That brought up one area worthy of close and thoughtful discussion among Christians. The language of spiritual warfare, especially among charismatic Christians, can lead down some really odd and even scarey paths. The whole business of "binding and loosing" spiritual powers, mixed with politics, seems a mixture guaranteed to lead bad places. Yet even there, I find myself stuck in ambiguity. I do believe there are spiritual powers in high places -- the idea is very biblical, though the first century writers' meaning is not easily grasped or understood by twenty-first century minds. But Rove and company are smart, and have and will continue to use the language of spiritual warfare to push an agenda which deep-down may even be anti-biblical.
I, however, digress from the movie.
I was disappointed with the movie-makers when they introduced Mike Papantonio, who to my mind was a deficient representative for non-Right wing Christianity. Perhaps it is because I grew up within a washed-out version of Christianity, where Christ may or may not have existed, much less have been the God/Man who died for our sins and historically rose on the third day. The movie's great mistake to me was including Papantonio for a counterpoint rather than someone who overtly held evangelical theology dear, but rejected the incursion of Karl Rove and company. Like me. (Snark, snark, snark.)
I think there's another reason Panantino was a bad idea. His predictable quacking gets in the way of the movie's artistic strength: its raw commitment to let the kids and adult Christians speak for themselves. If the movie makers had clung to that vision and not allowed the lense to waver for an instant from their primary subjects... this would have been a far more powerful movie.
In the midst of the shrill goings-on at "Kids on Fire," along with commentary from Papantonio, we are left with the idea that brainwashing may be going on here. Mr. Papantonio complains that evangelicals are pushing non-scientific theories re seven-day creationism. Yet he then pushes an equally non-scientific theory regarding brainwashing, a concept with no scientific basis. Faith, whether true or false or an admixture of reality and rationalizations, is far deeper and more complex than the idiotic cartoon "brainwashing" creates in a viewer's mind.
Again, what gets lost are the deeper issues beyond politics. Are these children's cries, tears, and emotions simply produced by the Christian adults around them? Is there a real God Whom these children may in fact be in contact with? That's where the movie-makers fail, in my opinion. The movie is too much about politics.
But if the movie is about politics, so is evangelical Christianity these days. And that is where the movie-makers are the most believable as they chronicle the admixture of right-wing politics and Christian piety. In one of the more startling moments at her "Kids on Fire" camp, a cardboard cutout of President Bush is produced by Pastor Becky, and all the children gather around it to pray for him. Some lie on the floor at his feet, a rather creepy moment.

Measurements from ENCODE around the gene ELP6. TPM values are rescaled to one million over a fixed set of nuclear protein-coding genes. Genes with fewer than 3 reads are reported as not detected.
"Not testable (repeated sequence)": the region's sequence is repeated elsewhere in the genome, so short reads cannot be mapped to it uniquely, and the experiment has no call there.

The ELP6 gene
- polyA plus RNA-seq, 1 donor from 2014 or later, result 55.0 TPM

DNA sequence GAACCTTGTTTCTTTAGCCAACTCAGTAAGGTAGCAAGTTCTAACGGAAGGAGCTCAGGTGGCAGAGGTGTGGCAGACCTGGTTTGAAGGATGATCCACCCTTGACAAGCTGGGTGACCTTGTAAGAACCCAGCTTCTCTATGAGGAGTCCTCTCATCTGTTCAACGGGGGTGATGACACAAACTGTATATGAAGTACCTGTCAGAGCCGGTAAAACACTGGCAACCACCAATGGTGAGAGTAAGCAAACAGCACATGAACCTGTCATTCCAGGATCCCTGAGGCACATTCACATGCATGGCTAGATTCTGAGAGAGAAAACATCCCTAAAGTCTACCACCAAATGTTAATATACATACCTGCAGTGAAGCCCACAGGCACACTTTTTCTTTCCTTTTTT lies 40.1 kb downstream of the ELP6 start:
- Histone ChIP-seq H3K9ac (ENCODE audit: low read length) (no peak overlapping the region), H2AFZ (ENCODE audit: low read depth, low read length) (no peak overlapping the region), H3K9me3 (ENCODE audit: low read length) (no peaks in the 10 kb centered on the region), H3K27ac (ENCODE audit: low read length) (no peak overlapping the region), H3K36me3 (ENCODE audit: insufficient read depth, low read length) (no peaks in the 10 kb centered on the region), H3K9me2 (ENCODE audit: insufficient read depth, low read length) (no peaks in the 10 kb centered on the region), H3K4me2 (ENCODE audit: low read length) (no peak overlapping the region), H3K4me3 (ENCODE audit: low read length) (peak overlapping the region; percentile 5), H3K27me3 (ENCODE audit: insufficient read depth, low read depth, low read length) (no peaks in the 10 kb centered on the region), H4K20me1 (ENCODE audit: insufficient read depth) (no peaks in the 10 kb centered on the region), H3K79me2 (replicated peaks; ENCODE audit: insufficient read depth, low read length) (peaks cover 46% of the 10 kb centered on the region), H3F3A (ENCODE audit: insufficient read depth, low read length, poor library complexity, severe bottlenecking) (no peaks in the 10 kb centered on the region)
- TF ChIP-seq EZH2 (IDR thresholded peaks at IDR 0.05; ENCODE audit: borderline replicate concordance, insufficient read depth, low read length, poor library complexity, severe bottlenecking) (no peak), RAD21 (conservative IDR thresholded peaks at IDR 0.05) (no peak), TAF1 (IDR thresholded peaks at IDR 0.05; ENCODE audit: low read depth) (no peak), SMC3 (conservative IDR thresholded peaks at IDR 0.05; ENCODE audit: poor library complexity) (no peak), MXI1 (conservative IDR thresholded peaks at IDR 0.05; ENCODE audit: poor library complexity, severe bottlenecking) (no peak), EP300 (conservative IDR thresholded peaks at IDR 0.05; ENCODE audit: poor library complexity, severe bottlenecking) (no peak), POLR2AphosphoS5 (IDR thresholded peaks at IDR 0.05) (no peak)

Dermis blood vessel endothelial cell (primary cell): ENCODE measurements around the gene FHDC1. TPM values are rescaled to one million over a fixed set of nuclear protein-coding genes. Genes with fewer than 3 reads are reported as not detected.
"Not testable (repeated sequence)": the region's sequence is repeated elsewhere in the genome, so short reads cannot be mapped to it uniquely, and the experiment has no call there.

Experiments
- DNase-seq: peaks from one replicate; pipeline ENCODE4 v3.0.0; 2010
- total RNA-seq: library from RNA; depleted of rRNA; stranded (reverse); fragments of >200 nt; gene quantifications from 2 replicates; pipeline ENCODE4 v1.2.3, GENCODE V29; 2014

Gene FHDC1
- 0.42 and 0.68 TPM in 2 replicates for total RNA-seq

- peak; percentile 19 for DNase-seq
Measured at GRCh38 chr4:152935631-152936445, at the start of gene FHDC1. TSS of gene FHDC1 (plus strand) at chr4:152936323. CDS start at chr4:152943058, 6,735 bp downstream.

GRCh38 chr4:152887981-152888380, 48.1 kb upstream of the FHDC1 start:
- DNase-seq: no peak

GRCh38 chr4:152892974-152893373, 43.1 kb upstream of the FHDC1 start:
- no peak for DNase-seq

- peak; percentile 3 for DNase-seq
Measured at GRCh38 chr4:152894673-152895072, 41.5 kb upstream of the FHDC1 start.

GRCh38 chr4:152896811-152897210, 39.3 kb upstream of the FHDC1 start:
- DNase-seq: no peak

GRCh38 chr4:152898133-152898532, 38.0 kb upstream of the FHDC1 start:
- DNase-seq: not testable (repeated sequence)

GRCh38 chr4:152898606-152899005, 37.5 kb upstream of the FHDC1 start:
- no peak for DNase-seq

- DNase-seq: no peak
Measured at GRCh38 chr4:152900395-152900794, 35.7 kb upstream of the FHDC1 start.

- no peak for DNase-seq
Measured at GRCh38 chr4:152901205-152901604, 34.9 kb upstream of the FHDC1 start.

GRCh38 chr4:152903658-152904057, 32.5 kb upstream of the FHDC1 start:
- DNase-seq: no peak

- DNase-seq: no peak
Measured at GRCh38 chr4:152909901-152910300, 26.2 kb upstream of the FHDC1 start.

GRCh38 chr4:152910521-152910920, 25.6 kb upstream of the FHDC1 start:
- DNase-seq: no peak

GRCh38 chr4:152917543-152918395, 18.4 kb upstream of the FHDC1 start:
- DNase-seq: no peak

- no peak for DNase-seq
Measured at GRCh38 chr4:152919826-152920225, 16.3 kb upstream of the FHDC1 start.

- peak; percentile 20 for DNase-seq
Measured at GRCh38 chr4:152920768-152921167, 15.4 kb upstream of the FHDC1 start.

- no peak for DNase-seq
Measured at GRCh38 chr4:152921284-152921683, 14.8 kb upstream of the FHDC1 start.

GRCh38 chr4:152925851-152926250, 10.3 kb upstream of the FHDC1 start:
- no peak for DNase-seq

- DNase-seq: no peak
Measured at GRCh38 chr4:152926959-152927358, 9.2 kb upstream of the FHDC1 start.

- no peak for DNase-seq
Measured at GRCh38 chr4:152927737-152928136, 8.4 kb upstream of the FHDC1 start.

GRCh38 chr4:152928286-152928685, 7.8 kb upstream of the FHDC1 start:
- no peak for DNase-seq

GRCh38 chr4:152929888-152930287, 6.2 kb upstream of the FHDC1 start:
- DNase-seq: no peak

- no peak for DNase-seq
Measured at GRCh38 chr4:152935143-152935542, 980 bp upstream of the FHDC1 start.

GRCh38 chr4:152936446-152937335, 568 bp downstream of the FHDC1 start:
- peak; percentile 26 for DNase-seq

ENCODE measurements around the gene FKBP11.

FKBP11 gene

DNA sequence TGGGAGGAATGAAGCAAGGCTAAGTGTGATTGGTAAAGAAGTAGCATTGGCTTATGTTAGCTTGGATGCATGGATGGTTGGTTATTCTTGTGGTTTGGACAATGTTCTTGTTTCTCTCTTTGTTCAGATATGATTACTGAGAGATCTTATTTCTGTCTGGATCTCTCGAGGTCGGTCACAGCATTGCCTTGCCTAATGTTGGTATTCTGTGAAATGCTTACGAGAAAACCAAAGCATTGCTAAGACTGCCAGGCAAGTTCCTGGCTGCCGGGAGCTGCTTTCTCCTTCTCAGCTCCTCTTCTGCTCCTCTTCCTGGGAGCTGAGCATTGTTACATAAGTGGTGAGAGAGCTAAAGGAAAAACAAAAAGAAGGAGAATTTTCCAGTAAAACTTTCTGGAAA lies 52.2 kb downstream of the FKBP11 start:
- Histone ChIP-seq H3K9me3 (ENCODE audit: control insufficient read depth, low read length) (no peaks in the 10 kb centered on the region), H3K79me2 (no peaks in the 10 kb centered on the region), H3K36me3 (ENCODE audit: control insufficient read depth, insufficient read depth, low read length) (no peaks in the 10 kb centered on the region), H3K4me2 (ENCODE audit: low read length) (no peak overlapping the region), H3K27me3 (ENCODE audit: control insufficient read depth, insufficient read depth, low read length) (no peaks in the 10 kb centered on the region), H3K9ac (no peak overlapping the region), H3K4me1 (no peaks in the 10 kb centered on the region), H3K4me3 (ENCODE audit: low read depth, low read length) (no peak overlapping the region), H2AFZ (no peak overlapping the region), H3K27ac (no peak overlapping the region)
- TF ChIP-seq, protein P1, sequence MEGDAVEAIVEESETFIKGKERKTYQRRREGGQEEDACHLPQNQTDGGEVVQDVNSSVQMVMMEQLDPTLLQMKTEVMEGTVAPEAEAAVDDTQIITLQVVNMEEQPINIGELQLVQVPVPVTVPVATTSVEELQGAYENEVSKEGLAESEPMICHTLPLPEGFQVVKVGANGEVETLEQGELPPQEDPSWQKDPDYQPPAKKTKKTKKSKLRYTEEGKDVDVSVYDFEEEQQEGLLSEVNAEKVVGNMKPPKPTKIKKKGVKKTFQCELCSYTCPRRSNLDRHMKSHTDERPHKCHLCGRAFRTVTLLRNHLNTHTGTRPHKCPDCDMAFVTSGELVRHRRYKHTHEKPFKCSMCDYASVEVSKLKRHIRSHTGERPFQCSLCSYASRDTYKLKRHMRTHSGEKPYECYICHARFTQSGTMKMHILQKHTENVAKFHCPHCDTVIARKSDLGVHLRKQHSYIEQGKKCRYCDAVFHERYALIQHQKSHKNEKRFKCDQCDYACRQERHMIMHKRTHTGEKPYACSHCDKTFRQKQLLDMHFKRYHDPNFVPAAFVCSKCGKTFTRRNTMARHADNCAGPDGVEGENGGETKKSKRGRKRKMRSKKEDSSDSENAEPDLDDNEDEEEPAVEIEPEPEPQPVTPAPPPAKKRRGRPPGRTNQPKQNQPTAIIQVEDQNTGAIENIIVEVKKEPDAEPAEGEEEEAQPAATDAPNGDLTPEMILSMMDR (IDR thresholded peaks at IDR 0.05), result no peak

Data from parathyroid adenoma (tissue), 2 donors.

In an interview with the film makers, Pastor Becky makes explicit what is heavily implied in the above scene:
"There is a friendlier atmosphere toward Christianity in the past few years than there has been in my lifetime. And a lot of it has to do -- just in the past few years -- with President Bush. He has really brought some credibility to the Christian faith."
I found that idea astonishingly naive. Sure, the Christian Right may feel more empowered. But power is not warmth and acceptance. In fact, many of us "renegade" evangelicals who refuse the Right's overtures find that their use of power has made our task of winning others' interest and friendship toward Christ all the more difficult.
Though Pastor Becky's rather extreme methods with kids are not the evangelical norm, the spiritual warfare motif and its political ramifications certainly are. The movie's penultimate scenes take place at New Life Church in Colorado Springs, a mega-church pastored by Ted Haggard. Pastor Ted is the head of the National Assocation of Evangelicals. And here is what Jesus Camp captures him saying:
"The point I want to get across is that in your home you need to make sure that you have a few core beliefs. And we who are Americans, those of you who are citizens of the United States, need to make sure that our nation has a core belief, and as we settle those philosophies correctly then our freedom is guaranteed."
And he prays:
"Lord let us not waver. Let us not be talked out of it. Let us not be negotiated out of it. It's massive warfare every day. Let the battle begin."
Depending upon what Ted Haggard means by this, those are quite properly frightening statements. I've been frightened and disheartened for a very long time myself. But as I, too, believe in spiritual warfare, the reality of the demonic, the silver-tongued power of the Lord of Lies but the even greater reality of the Lord of Love, Joy, and Suffering, I will continue working and praying both for my own darkness and my Church's darkness. Whatever Jesus Camp means to others, what it means to me is that we have been seduced by the Spirit of the Age, and that Spirit is of Fear, not Love.